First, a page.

A flash of insight alone is not enough for most. It results in an ‘awakening’ that may stick around for a while, but eventually it flickers, coming and going, switching ‘on and off’ and causing its own suffering.

In order for the insight/enlightenment to become stable, a process to weaken and remove the habitual tendency to identify as a ‘self’ is usually required.

And even that may not be enough. Even the book reading and understanding of the path may not suffice. Why? Because the mind is ridden with ignorance, this sense of ‘me’, it often trips itself up unknowingly, despite its best efforts, perpetuating suffering for many years to come.

Hence the potential importance of a teacher who embodies the teaching. Here doubts and methods can often be cleared up in a flash (or maybe a fizzle!).

My next satsang/meeting is in Kingston upon Thames, UK tomorrow (Thursday) 7pm. Please come along if it feels right for you. See link below for how to join.

The week after will be an ONLINE meeting which is open to people who live both in the UK and elsewhere. Details are on the same link.

Wishing you peace 🙏❤️

https://www.meetup.com/Non-duality-Kingston-London/

Manifesting awakening in everyday life: purification and insight

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Question: In my experience, waking up is a preliminary step. The real work happens in manifesting that awakening in everyday life, and that is the most difficult part. Otherwise, there is a disconnect between the awakened state and everyday experience. What do you think?

Tom: In my experience it depends on the way awakening happens. I think what you call awakening, I call insight. What you call manifesting in everyday life, I call purification post-insight. Insight refers to seeing through the illusion of separation and doership and no longer believing happiness lies in gross or subtle objects. Purification refers to a process in which the habitual tendencies that are based on ignorance (ie. a lack of insight or belief in separation and seeking to derive happiness from objects) are let go of and removed.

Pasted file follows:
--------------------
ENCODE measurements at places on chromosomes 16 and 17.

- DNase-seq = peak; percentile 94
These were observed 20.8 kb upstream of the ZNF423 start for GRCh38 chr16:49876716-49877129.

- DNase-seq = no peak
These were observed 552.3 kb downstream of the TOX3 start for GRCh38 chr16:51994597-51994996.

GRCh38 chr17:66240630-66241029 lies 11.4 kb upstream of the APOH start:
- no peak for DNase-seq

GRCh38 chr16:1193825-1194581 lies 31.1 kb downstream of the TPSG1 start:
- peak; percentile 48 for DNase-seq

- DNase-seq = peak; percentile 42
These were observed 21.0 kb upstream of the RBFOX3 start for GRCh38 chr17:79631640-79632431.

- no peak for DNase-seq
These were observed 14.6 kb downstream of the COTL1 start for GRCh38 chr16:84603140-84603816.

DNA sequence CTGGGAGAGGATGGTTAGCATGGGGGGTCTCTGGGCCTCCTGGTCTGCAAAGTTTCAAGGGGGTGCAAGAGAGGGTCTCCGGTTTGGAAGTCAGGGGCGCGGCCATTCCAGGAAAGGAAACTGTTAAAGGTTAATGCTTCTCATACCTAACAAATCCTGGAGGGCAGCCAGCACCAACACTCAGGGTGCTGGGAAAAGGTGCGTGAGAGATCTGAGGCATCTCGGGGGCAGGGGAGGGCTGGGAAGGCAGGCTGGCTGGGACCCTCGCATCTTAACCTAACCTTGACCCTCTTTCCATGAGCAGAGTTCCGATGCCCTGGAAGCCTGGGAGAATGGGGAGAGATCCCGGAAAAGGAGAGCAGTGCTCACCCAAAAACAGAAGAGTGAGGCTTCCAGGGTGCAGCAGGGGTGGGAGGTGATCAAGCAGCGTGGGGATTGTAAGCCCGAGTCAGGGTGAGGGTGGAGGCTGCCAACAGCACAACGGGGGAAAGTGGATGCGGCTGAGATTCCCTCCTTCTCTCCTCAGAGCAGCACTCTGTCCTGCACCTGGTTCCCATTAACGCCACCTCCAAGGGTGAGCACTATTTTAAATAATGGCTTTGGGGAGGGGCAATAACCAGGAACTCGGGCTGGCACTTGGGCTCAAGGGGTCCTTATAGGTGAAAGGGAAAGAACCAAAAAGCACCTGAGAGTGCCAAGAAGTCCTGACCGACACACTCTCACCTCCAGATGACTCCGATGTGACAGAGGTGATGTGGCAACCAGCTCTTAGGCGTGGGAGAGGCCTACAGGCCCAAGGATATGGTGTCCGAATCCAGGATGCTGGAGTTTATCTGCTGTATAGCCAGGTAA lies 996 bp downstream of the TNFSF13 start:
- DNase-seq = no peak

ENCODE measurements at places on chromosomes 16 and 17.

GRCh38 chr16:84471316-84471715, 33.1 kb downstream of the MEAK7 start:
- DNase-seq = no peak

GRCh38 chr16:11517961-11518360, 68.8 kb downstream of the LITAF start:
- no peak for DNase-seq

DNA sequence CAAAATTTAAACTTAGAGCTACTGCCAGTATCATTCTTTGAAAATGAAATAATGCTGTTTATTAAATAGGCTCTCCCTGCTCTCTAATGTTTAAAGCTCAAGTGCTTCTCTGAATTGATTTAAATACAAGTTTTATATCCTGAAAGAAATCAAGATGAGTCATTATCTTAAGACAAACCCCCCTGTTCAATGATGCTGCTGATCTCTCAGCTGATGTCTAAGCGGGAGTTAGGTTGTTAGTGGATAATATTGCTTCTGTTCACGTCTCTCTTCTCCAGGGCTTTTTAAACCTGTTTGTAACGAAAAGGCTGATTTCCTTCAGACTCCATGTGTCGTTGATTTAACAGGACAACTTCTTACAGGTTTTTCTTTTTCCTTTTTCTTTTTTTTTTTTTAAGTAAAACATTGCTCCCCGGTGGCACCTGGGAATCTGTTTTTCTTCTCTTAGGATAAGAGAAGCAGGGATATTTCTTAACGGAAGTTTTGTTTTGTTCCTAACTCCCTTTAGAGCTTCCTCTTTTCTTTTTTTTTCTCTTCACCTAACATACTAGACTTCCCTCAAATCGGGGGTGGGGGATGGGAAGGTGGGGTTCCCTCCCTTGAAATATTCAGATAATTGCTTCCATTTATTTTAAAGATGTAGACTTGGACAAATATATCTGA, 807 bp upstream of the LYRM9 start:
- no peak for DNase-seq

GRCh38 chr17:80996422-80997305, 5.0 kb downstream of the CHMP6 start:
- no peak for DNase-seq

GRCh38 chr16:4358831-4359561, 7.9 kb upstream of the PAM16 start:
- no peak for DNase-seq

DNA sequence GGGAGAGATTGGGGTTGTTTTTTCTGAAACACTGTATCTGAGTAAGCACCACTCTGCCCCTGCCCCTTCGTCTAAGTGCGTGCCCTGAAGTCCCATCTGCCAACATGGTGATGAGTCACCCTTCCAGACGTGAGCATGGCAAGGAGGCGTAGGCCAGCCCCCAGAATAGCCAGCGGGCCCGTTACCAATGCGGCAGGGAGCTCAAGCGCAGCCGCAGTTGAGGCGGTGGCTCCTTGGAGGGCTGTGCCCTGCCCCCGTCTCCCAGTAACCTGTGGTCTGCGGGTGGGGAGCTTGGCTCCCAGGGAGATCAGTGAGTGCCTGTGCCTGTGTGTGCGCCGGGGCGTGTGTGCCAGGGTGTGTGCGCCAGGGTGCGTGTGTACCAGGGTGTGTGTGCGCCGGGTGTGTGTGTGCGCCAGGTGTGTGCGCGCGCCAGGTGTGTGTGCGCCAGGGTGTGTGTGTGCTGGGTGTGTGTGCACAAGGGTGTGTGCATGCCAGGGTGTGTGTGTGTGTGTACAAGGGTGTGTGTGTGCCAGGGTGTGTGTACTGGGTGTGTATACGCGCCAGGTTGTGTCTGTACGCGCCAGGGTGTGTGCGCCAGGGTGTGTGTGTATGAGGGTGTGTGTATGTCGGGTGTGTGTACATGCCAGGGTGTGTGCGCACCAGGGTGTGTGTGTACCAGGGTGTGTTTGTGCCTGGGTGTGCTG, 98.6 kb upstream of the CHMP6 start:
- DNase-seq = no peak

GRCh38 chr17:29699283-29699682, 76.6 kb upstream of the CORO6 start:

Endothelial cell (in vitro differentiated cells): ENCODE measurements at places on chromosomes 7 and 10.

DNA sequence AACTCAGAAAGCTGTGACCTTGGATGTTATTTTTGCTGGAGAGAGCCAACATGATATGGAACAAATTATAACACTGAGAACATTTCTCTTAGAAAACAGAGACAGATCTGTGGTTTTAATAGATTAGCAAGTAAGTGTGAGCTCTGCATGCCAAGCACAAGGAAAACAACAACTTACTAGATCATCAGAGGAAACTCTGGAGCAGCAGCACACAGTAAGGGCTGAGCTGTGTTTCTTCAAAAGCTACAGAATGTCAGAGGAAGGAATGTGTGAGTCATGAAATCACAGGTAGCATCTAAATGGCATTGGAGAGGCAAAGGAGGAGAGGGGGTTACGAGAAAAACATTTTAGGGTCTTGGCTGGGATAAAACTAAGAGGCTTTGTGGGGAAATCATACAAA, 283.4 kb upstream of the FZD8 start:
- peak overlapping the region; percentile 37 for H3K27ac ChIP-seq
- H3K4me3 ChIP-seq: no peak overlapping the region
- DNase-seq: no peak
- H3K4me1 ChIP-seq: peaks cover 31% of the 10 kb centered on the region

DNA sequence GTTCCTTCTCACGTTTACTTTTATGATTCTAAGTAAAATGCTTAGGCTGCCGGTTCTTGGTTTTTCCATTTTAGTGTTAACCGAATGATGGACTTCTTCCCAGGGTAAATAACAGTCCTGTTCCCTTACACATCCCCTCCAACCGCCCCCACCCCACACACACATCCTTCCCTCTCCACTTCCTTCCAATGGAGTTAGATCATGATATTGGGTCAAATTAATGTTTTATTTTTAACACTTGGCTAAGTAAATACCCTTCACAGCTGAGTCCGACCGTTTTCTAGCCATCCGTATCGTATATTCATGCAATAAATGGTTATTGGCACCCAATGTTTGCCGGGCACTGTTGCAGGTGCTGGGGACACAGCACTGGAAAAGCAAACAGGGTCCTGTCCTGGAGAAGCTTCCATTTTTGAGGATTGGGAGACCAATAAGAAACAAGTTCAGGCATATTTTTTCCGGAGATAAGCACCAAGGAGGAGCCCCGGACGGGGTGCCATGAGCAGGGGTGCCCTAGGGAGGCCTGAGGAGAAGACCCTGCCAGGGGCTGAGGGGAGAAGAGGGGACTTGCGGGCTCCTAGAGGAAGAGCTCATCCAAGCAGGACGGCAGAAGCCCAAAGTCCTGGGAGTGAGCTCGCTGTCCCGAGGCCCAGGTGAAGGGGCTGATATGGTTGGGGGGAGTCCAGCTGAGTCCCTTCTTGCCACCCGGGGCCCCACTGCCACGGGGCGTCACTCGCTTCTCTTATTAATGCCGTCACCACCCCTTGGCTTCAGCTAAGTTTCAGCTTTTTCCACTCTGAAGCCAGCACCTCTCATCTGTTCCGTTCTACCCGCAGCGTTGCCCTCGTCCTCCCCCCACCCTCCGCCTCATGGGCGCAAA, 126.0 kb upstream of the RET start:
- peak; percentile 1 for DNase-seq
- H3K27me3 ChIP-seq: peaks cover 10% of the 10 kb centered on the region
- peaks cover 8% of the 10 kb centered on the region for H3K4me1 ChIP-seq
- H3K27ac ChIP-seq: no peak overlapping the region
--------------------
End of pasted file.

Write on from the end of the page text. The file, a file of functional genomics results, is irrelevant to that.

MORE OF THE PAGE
The essential insight(s), once realised, doesn’t change, but the habitual thought patterns, behaviours and felt levels of suffering do change, and they change gradually over time for most people. Insight is like seeing something that is already here but was overlooked. It can occur like a flash, and when seen, it is realised that things were always this way but it just wasn’t acknowledged or understood to be so.

Purification is different. It is a process, one that takes time as the body-mind catches up with the insight. Purification can occur both prior to and after insight, but is generally only able to be complete once insight has occurred. In Vedanta this process is what is usually meant by the Sanskrit term nididhyansana.